On Monday, Tom had said that he didn’t really get Chris’ story behind his dish. He was hoping that ‘The Beautiful Briny Sea’ – an homage to British fisherman – would show a stronger link to the brief. Chris was attempting a more refined take on the humble British classic, fish and chips.  He made ‘langoustine bonbons’ – a fishcake-style combination of pan-fried langoustine tails, baked potato flesh, ketchup and parsley that were then deep fried. Another fried element to the dish, Chris was making beer battered ‘scraps’. He wanted to create a “pleasurable seawater jelly” using oyster juice, fish stock and fish sauce. He boiled the three together before seasoning with fresh lemon juice and setting w agar.

Tom Aikens was horrified to find out that Chris was throwing away the actual oyster itself! He made a luxury tomato sauce by roasting langoustine shells with shallots, carrots and tomatoes. Chris reduced the sauce down before finishing it with butter and a bit of store-bought ketchup! Another classic element of the dish that he was hoping to refine, mushy peas or “Yorkshire caviar” as he called it. Chris started with softened shallots and garlic, then added frozen peas, vinegar, fresh cream and pea puree. Finally, he added chop chives and parsley to season. The majority of the dish was served on a fish-shaped plate, with the ‘bonbons’ on a separate presentation box resembling a wooden crate.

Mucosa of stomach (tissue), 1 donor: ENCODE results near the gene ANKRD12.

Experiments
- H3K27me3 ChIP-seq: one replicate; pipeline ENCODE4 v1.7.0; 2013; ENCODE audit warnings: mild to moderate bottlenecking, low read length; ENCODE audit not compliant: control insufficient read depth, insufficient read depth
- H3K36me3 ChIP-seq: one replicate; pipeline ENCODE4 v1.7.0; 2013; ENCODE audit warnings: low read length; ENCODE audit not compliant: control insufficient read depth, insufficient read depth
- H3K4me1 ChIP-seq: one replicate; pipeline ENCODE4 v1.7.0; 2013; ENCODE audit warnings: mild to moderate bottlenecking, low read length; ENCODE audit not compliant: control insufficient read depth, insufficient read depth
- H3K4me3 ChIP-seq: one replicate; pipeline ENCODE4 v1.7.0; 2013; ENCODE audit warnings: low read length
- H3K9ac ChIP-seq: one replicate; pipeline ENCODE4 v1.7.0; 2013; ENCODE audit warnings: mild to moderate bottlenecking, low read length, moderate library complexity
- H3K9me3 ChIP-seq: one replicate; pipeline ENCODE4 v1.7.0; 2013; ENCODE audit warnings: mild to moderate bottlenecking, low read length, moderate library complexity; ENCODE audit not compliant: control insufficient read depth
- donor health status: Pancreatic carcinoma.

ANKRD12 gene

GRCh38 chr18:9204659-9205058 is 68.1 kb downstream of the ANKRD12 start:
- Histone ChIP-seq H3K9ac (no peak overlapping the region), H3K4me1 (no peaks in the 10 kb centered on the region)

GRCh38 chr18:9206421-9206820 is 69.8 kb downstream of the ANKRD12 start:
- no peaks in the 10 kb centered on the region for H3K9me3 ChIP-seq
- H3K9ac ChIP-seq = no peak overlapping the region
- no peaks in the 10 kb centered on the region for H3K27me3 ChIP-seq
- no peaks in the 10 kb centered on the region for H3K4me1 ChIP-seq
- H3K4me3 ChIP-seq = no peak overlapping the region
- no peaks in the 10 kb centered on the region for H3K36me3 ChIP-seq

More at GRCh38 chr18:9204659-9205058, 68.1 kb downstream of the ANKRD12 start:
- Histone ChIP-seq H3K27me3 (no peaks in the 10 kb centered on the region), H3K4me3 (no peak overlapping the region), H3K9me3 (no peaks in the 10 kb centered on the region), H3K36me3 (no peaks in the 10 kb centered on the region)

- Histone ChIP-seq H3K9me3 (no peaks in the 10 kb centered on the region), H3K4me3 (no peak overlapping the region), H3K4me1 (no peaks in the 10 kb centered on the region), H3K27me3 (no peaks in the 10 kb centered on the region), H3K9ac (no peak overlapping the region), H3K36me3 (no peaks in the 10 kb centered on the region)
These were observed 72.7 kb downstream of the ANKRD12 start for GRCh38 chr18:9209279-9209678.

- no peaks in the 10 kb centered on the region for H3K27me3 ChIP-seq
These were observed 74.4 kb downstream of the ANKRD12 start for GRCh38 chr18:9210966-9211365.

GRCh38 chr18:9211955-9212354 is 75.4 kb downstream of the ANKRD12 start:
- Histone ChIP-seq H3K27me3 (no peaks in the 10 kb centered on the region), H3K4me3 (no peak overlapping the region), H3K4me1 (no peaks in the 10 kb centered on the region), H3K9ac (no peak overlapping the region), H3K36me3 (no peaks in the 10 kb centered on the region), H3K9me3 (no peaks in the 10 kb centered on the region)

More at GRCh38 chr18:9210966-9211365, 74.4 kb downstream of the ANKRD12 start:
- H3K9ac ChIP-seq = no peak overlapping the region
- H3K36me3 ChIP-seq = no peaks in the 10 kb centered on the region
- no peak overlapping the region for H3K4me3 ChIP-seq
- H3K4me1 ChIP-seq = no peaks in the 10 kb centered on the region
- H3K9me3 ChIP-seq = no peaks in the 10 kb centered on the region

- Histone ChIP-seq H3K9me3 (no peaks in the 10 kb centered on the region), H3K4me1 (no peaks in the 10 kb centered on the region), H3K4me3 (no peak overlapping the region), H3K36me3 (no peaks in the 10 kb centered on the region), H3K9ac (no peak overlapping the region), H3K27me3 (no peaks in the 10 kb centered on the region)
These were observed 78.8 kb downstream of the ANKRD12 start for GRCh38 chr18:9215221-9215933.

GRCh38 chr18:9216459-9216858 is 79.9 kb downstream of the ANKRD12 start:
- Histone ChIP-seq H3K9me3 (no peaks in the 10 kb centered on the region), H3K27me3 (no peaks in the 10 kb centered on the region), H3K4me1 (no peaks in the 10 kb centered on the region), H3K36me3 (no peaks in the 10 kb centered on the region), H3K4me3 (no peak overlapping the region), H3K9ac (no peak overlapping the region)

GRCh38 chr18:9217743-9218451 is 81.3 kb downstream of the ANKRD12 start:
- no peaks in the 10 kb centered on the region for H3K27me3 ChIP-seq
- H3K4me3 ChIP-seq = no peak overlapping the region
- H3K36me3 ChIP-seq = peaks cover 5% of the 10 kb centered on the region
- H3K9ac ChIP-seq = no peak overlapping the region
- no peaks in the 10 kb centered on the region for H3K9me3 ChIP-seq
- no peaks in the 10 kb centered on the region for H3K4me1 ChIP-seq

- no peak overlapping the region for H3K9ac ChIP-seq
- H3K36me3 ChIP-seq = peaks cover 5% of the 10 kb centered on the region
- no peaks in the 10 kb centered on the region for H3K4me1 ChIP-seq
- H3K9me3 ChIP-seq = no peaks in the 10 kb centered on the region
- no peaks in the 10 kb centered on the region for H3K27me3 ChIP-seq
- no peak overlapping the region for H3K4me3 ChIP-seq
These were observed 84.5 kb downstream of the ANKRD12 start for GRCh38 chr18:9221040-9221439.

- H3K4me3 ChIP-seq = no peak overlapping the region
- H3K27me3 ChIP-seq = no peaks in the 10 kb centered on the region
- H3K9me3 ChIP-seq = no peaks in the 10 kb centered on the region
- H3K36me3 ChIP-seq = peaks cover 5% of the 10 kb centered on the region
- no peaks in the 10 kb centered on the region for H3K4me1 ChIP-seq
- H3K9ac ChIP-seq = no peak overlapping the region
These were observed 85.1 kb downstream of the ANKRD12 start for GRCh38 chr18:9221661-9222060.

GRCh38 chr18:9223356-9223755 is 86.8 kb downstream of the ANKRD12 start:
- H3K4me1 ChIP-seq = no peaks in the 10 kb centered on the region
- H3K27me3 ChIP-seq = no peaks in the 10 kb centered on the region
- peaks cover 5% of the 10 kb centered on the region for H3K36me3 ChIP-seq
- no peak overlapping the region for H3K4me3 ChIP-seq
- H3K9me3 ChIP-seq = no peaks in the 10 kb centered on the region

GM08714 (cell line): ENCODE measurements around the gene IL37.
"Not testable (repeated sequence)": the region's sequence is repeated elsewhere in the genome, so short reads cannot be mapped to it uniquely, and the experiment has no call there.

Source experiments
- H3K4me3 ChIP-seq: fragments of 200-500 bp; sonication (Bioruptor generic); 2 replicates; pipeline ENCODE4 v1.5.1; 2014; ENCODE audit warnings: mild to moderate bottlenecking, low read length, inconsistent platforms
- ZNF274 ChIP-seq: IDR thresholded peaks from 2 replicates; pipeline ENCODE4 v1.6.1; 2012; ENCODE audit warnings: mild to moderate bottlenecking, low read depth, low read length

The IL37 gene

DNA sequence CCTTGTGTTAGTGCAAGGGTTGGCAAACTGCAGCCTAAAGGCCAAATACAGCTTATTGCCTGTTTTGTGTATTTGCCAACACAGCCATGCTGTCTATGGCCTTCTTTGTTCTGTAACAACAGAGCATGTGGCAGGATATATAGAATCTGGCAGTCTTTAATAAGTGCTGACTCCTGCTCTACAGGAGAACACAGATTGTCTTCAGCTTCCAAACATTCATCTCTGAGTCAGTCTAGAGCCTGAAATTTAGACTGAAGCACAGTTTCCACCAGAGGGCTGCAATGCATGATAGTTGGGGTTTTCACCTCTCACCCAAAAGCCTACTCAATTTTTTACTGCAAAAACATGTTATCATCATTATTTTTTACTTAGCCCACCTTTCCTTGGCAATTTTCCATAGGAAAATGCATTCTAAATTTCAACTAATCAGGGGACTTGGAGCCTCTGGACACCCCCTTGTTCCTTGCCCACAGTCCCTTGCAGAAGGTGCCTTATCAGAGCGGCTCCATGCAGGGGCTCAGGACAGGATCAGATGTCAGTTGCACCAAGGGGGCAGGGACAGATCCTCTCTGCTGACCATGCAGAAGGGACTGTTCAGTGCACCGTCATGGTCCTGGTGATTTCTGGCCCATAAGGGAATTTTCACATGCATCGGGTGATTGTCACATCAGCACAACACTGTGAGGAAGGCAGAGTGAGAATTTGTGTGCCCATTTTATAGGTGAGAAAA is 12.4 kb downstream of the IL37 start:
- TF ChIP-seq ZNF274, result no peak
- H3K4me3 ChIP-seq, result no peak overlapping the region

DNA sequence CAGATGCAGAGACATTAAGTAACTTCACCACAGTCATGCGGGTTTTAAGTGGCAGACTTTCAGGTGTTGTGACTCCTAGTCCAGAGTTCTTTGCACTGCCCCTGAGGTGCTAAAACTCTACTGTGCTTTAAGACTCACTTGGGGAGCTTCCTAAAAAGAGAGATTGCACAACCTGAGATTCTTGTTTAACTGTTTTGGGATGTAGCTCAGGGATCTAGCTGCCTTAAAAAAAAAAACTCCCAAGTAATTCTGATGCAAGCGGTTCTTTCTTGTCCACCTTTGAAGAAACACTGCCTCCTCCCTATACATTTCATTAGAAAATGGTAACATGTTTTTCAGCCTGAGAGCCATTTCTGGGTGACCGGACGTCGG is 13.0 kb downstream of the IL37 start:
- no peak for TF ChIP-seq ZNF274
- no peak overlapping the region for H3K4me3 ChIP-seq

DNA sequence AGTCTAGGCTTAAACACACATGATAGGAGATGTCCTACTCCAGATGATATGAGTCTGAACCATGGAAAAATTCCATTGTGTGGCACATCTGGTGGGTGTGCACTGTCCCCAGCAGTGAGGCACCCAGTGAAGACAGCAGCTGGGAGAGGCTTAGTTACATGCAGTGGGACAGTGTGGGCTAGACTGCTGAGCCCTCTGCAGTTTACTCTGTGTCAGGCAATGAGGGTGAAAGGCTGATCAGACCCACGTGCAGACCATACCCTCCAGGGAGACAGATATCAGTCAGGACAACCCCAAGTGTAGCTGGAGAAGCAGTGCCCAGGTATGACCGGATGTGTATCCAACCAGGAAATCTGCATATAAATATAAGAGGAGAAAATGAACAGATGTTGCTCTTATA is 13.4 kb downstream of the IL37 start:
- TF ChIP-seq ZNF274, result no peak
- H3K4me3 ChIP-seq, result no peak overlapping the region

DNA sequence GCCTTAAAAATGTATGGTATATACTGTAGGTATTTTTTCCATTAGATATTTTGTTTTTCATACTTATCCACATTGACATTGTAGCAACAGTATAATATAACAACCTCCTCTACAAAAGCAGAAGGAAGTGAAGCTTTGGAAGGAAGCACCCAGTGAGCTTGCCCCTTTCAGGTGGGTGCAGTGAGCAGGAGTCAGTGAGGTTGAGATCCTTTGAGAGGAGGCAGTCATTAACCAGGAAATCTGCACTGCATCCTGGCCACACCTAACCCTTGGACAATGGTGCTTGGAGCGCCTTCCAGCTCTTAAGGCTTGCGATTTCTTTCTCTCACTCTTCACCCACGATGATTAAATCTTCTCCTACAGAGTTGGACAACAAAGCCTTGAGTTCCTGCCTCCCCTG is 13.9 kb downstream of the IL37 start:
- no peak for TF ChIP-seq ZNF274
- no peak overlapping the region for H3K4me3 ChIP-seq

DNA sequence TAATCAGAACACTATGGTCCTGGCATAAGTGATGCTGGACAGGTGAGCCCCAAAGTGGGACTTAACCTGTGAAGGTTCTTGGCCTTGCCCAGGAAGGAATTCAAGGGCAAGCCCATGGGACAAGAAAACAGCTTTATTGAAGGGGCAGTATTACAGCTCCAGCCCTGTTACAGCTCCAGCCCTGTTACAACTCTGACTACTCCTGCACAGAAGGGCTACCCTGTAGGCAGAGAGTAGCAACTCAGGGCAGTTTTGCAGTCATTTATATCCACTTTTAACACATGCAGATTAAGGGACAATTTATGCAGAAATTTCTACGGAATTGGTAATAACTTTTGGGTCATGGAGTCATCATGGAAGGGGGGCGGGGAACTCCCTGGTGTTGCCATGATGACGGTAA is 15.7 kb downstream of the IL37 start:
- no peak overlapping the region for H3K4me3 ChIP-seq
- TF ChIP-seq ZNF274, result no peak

>>> You can find more turbot recipes here...

Chris Archer - Great British Menu 2016 - North East heat - fish course

Because of Tommy’s allergies, he couldn’t sample the dish. Mini was unimpressed that the oysters weren’t present in the dish, but he did like the sauce. Tom said that he could see how Chris had tried to elevate the dish and liked the bonbons and the ketchup. He did however call it “sacrilege” that Chris had thrown away the oysters and felt that overall, the dish lacked originality.